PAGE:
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European Union begins legal action against the UK over post-Brexit trade ‘breach’

The European Union has revealed it is formally launching legal action against the UK.

The move is being taken over what the EU views as the UK’s breach of the rules set up to work after Brexit.

The main area of dispute so far has been in Northern Ireland – which for a short period is not having to face all of the regulations that other nations in the EU have to deal with.

The EU says the UK has unlawfully extended the post-Brexit grace periods on trade there.

And EU officials say such a step is a violation of international law.

Now the European Commission, the executive branch of the EU, is taking the first step towards proceedings over the alleged breach of the so-called Northern Ireland Protocol.

The protocol was designed by the UK and EU to avoid a hardening of the border on the island of Ireland when the post-Brexit transition period ended on December 31.

Under it, Northern Ireland remained part of the EU’s single market for goods, meaning products arriving from Great Britain face EU import regulations.

The first of the grace periods had been due to expire at the end of March.

However, the UK has pledged to extend them until October in a move widely welcomed by businesses in Belfast, many of whom have voiced concerns over the post-Brexit arrangements.

Yet Brussels officials say the UK Government has effectively decided to impose an “open-ended extension”.

The grace periods cover areas such as supermarket supplies and parcel deliveries to Northern Ireland from Great Britain.

It means checks are not yet fully applied – but are soon due to be.

“The UK must stop acting unilaterally, and stop violating the rules it has signed up to,” an EU official told the Press Association.

“What we need in order to implement the protocol is mutual trust and this kind of unilateral action that we see from the UK does not build trust.”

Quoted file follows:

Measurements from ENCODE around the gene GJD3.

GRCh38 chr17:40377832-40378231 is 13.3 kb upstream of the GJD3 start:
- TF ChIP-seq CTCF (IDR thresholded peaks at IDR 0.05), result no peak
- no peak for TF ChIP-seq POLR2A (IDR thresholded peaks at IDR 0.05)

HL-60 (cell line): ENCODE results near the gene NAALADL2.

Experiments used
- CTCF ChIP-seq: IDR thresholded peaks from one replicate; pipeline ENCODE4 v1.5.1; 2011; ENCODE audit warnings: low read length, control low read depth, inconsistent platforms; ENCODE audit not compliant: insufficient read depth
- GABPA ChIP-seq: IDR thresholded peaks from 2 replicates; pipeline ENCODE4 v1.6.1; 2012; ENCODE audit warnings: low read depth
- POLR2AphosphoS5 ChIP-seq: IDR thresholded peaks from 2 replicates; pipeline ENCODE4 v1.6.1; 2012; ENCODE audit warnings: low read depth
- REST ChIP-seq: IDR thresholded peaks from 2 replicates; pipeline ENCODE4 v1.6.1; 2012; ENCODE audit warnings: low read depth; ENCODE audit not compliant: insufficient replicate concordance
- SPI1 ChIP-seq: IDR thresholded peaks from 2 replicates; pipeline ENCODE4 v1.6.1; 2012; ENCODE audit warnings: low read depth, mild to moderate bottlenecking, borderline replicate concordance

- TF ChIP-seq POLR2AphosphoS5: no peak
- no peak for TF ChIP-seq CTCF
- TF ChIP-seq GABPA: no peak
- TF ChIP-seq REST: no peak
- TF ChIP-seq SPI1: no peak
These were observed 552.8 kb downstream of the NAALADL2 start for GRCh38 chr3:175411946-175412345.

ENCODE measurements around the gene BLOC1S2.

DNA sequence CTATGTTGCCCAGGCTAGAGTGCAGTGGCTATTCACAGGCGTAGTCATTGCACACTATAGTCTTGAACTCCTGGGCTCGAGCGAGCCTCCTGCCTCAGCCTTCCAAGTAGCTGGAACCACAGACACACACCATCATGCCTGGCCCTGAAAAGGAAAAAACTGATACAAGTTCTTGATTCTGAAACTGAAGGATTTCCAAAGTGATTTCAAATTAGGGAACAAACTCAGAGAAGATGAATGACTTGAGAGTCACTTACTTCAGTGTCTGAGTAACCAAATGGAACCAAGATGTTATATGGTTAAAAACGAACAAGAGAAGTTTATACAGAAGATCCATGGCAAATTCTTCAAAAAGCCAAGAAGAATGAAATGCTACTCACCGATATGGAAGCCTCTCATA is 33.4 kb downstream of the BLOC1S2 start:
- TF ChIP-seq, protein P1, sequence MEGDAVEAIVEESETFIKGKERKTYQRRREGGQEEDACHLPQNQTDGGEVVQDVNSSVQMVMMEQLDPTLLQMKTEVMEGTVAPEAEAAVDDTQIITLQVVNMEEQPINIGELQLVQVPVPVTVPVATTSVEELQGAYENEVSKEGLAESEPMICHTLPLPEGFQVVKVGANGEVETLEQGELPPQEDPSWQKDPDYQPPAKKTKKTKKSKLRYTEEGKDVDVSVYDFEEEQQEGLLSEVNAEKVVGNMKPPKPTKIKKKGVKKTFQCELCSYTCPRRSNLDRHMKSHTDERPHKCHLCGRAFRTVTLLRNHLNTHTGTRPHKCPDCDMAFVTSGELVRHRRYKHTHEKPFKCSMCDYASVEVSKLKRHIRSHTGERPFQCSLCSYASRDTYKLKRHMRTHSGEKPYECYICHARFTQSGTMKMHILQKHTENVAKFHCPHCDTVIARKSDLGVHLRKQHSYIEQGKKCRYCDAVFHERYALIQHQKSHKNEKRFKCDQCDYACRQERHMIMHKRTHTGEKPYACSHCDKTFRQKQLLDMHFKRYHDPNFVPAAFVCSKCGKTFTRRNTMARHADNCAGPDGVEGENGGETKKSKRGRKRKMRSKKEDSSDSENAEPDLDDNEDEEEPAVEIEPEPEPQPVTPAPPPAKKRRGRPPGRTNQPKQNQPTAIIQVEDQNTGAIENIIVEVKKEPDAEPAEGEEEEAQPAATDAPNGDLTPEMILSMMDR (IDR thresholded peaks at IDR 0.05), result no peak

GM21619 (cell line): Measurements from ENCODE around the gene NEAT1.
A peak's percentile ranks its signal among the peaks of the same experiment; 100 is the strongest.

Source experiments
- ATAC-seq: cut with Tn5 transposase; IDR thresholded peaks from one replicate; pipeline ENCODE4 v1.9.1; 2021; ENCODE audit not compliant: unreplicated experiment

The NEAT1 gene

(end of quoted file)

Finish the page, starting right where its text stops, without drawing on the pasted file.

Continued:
The official said a “letter of formal notice” would be sent to Westminster on Monday over the alleged breaches.

Such a step would mark the beginning of the formal infringement process.

The letter asks the UK Government to carry out “swift remedial action to restore compliance with the terms of the protocol”.

EU Commission vice president Maros Sefcovic is also sending a separate “political” letter to Cabinet Office minister Lord Frost, who negotiated the Brexit deal.

The official said that the letter calls on the Government to “rectify and refrain from putting into practice” issues announced by the UK over the grace period on March 3.

It calls for discussions between both parties to find a solution to begin by the end of the month.

The EU official said: “We have not received from the UK a road map explaining what it would do in practice in order for the protocol to be applied in full.

“Yet without going through the joint bodies, unilateral measures were announced on March 3 and now the European Union is confronted with an open-ended extension to certain grace periods, at least until October 1.

“In other words, this is the second violation of international law on the same issue and we think it is an enormous problem because there are real-life issues behind all of this and the stakeholders need stability and predictably.

“The commission will send today to the UK a letter of formal notice for breaches of substantive provisions of EU law concerning the movement of goods.”

Prime Minister Boris Johnson has said the extensions are “very sensible”, with the Government denying there has been a breach of the protocol.

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